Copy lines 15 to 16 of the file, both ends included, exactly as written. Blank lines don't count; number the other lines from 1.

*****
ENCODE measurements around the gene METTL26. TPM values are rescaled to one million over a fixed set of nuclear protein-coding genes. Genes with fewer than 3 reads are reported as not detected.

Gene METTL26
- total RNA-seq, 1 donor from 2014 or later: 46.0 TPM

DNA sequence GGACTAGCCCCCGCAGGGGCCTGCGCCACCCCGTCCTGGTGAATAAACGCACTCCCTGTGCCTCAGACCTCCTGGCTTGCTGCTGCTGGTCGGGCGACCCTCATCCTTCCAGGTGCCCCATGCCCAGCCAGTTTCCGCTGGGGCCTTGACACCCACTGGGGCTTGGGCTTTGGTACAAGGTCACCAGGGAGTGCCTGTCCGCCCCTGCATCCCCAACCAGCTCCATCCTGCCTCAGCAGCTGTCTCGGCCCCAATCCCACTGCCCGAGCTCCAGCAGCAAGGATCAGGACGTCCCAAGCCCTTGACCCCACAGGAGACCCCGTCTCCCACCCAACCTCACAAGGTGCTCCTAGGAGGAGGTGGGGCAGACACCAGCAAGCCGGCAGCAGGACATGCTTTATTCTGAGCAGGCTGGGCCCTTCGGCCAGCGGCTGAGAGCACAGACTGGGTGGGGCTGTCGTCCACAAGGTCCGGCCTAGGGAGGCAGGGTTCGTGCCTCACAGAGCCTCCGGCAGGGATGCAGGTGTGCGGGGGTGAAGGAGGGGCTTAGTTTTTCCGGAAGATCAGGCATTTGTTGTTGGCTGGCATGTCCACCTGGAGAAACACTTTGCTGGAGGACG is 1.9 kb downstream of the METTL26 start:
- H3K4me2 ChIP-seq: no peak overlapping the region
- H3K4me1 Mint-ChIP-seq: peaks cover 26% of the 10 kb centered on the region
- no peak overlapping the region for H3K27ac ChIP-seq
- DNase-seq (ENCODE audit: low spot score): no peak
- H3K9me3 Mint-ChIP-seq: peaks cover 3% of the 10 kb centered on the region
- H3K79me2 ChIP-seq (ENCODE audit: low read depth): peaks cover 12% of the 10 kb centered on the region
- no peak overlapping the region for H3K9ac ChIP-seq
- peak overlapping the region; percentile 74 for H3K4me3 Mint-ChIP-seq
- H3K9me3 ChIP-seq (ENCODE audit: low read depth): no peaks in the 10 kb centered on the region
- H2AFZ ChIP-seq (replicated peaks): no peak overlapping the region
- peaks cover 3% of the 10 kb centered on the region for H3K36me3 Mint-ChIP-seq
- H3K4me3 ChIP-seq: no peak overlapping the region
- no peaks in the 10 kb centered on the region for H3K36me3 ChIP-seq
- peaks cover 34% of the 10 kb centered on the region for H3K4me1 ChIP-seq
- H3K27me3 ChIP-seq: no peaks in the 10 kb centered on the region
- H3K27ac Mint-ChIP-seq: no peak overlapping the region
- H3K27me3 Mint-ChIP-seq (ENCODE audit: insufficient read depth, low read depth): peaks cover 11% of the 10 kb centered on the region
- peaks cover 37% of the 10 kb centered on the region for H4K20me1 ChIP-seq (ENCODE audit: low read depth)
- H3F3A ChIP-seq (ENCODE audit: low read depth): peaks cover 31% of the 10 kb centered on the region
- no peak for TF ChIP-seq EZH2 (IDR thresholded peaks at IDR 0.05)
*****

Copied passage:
- peaks cover 3% of the 10 kb centered on the region for H3K36me3 Mint-ChIP-seq
- H3K4me3 ChIP-seq: no peak overlapping the region